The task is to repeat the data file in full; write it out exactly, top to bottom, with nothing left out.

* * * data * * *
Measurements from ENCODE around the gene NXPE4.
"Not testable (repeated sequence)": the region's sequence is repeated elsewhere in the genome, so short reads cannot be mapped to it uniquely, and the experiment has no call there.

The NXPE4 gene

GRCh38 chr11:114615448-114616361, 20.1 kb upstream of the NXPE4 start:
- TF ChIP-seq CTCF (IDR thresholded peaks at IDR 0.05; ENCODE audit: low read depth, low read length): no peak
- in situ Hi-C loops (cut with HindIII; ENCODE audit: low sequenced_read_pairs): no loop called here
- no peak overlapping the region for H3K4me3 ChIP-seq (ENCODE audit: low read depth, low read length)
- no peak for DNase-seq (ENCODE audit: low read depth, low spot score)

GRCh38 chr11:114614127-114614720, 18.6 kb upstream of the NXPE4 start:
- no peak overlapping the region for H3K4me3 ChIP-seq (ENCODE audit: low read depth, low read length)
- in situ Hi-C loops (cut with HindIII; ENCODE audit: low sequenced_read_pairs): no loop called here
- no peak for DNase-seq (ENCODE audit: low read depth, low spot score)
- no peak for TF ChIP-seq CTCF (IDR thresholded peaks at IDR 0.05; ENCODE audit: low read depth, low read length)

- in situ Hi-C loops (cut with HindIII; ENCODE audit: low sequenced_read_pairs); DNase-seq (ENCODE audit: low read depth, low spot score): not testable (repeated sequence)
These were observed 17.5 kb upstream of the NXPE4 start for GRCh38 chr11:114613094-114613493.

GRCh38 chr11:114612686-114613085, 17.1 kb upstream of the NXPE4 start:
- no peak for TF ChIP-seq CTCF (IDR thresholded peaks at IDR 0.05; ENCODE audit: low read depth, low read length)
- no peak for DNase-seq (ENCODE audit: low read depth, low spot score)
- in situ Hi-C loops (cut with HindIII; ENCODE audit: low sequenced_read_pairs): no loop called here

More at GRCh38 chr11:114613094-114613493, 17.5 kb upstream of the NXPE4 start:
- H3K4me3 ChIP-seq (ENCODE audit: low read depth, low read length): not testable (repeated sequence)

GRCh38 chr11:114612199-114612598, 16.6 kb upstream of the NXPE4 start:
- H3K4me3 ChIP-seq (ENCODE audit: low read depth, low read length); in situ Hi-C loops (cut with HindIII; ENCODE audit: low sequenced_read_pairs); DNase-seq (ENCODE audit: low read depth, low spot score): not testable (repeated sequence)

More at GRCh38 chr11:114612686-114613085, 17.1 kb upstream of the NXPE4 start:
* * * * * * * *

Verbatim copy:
Measurements from ENCODE around the gene NXPE4.
"Not testable (repeated sequence)": the region's sequence is repeated elsewhere in the genome, so short reads cannot be mapped to it uniquely, and the experiment has no call there.

The NXPE4 gene

GRCh38 chr11:114615448-114616361, 20.1 kb upstream of the NXPE4 start:
- TF ChIP-seq CTCF (IDR thresholded peaks at IDR 0.05; ENCODE audit: low read depth, low read length): no peak
- in situ Hi-C loops (cut with HindIII; ENCODE audit: low sequenced_read_pairs): no loop called here
- no peak overlapping the region for H3K4me3 ChIP-seq (ENCODE audit: low read depth, low read length)
- no peak for DNase-seq (ENCODE audit: low read depth, low spot score)

GRCh38 chr11:114614127-114614720, 18.6 kb upstream of the NXPE4 start:
- no peak overlapping the region for H3K4me3 ChIP-seq (ENCODE audit: low read depth, low read length)
- in situ Hi-C loops (cut with HindIII; ENCODE audit: low sequenced_read_pairs): no loop called here
- no peak for DNase-seq (ENCODE audit: low read depth, low spot score)
- no peak for TF ChIP-seq CTCF (IDR thresholded peaks at IDR 0.05; ENCODE audit: low read depth, low read length)

- in situ Hi-C loops (cut with HindIII; ENCODE audit: low sequenced_read_pairs); DNase-seq (ENCODE audit: low read depth, low spot score): not testable (repeated sequence)
These were observed 17.5 kb upstream of the NXPE4 start for GRCh38 chr11:114613094-114613493.

GRCh38 chr11:114612686-114613085, 17.1 kb upstream of the NXPE4 start:
- no peak for TF ChIP-seq CTCF (IDR thresholded peaks at IDR 0.05; ENCODE audit: low read depth, low read length)
- no peak for DNase-seq (ENCODE audit: low read depth, low spot score)
- in situ Hi-C loops (cut with HindIII; ENCODE audit: low sequenced_read_pairs): no loop called here

More at GRCh38 chr11:114613094-114613493, 17.5 kb upstream of the NXPE4 start:
- H3K4me3 ChIP-seq (ENCODE audit: low read depth, low read length): not testable (repeated sequence)

GRCh38 chr11:114612199-114612598, 16.6 kb upstream of the NXPE4 start:
- H3K4me3 ChIP-seq (ENCODE audit: low read depth, low read length); in situ Hi-C loops (cut with HindIII; ENCODE audit: low sequenced_read_pairs); DNase-seq (ENCODE audit: low read depth, low spot score): not testable (repeated sequence)

More at GRCh38 chr11:114612686-114613085, 17.1 kb upstream of the NXPE4 start: